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Very British
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Edited Dec 14, 2007, 10:20
Re: Very British
Dec 14, 2007, 10:08
Can mainstream rock and roll - the music of teenage rebellion, drug induced exploration of inner space and sexual excess - ever really be "4 Real"?

I've pretty well found over the years that it doesn't do too well to look too far beyond the smoke and mirrors of most mainstream rock and roll artists. And I deffo class The Clash as mainstream. As mainstream as Springsteen for sure.

Suspension of disbelief is part of the game whether it is Gene Simmons flying through the air with blood pouring out of his mouth or the heart-on-sleeve politics of artists whose personal histories, mores and business practices don't always tally with their big message. This is what got Lester Bangs all hot and bothered over The Clash.

Lets face it most major artists are generating enough cash to be classed as mini media conglomerates in their own right. The chances of there being absolute consistency from top to bottom are pretty slender. Someone is going to get fucked up or fucked over somewhere along the line and I think we would all agree that the artist should be the first to be paid and last to get screwed. Keeping things that way when there is so much latitude for skimming is probably going to involve some people and practices most fans would rather not know about. A quick read of Robert Greenfield's "Journey Through America With The Rolling Stones" is more or less the ultimate guide book for this kind of thing. The bigger the act the more fans should thnk twice before crossing the fourth wall.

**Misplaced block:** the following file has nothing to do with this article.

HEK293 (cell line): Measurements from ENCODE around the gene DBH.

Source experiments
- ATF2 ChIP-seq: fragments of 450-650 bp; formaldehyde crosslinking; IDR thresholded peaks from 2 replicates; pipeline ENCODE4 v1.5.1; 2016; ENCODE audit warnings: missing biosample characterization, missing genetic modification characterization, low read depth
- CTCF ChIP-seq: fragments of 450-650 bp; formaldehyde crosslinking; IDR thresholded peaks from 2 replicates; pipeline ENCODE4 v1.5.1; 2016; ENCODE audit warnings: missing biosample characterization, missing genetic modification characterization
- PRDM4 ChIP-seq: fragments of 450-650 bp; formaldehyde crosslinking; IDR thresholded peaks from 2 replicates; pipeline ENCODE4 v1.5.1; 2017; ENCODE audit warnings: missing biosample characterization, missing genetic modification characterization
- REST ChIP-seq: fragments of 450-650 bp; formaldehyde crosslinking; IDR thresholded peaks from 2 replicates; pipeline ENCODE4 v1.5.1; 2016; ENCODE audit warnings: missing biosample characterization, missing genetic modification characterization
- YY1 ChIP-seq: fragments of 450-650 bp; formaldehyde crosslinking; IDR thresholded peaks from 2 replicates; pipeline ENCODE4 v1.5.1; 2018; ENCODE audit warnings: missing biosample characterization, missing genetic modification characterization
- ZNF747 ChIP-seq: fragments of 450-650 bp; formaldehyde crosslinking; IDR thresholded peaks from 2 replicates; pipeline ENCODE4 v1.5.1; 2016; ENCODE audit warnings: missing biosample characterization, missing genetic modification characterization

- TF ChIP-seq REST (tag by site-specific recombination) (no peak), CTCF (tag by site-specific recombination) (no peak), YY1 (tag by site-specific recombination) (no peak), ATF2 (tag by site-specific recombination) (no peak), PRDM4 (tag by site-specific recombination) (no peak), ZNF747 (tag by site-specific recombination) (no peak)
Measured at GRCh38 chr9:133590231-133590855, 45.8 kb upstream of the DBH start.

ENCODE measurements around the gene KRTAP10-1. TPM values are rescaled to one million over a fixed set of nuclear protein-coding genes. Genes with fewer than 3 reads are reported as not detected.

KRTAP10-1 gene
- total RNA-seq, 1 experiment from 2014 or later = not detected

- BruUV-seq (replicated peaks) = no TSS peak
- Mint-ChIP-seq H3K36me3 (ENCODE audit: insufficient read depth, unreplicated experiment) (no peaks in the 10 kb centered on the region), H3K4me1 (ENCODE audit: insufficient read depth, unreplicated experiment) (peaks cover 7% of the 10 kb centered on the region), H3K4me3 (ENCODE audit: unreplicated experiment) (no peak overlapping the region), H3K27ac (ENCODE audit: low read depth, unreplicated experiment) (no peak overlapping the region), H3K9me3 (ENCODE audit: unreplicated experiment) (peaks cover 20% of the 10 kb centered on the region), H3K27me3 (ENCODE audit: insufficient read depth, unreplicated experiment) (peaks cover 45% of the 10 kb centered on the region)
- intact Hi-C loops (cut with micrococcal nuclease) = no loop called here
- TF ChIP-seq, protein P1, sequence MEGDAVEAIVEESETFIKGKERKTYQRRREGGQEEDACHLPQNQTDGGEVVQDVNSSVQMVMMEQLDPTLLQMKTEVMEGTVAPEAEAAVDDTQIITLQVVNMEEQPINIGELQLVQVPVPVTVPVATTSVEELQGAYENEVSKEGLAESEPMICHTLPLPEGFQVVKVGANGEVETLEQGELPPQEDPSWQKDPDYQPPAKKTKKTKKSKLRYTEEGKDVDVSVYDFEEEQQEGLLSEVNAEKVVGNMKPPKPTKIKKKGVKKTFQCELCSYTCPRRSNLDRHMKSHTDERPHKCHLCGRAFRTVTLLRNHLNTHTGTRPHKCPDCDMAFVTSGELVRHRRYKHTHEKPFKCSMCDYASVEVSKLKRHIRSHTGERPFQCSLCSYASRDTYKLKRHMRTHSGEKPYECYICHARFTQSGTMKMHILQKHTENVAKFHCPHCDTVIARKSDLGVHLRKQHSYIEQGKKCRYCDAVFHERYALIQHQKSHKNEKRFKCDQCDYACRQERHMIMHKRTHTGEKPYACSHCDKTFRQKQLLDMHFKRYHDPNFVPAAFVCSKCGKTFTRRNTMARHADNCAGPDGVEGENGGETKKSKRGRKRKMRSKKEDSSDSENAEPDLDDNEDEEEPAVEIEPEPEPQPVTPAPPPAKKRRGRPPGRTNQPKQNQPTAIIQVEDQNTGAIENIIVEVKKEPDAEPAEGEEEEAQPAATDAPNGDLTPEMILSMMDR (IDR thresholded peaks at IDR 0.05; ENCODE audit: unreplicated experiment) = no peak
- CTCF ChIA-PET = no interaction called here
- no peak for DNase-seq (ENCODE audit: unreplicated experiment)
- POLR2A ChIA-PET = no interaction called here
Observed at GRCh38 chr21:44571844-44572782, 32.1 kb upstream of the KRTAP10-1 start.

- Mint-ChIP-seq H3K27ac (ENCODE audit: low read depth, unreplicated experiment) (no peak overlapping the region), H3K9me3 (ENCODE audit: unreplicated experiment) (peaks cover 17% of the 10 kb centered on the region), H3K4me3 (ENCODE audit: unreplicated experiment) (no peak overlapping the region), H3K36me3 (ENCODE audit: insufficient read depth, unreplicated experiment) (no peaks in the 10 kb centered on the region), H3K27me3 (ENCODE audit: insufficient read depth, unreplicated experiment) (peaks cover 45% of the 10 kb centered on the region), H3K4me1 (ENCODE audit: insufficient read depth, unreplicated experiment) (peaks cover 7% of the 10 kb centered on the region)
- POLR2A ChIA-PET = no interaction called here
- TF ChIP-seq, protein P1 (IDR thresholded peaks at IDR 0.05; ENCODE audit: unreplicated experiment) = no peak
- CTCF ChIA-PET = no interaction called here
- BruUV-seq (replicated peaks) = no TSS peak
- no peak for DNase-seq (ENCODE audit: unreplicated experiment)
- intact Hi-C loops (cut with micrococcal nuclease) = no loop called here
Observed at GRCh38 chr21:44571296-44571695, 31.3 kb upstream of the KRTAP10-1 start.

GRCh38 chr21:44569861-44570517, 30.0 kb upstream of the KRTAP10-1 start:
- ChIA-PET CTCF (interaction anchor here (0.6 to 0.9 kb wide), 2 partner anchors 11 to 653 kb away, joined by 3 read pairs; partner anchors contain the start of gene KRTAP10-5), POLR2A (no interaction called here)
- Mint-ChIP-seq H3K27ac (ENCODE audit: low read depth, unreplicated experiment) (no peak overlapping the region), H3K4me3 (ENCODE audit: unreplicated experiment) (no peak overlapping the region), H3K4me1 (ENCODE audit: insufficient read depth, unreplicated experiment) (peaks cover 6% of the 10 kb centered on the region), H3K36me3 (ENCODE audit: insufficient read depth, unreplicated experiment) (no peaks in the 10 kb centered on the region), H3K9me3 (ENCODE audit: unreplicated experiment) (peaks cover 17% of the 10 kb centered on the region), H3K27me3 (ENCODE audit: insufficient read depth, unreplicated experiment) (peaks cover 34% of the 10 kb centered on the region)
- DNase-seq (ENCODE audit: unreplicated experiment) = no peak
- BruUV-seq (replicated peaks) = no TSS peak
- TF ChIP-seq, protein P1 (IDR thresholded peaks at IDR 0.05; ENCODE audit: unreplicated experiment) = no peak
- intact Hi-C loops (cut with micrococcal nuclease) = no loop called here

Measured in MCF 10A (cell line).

In some ways the WWF-like mercenary approach of American metal acts might be the most honest off all. "We're coming to town to take as much of your money as possible and in return we're going to blow some stuff up, play all the tunes you want to hear, fly through the air and tell you you're the best we''ve ever had."

Anyway I like the Lenny Kaye approach which says that there are a zillion artists who maybe only have one three minute burst of creativity to offer the world but those three minutes are as worth preserving and celebrating as the storied careers of the Mojo-autenticated career rockers. And the whole Krautrocksampler thing is something of a hymn to that kind of thinking. The best rock and roll is often being made off the radar and in the nooks and crevices the media never get to and by peopel who simply don't have the stomach for the grand illusion.

PS can I add Brian Wilson, Neil Young, Brooooce and Bob Marley to the list of the habitually over-rated?
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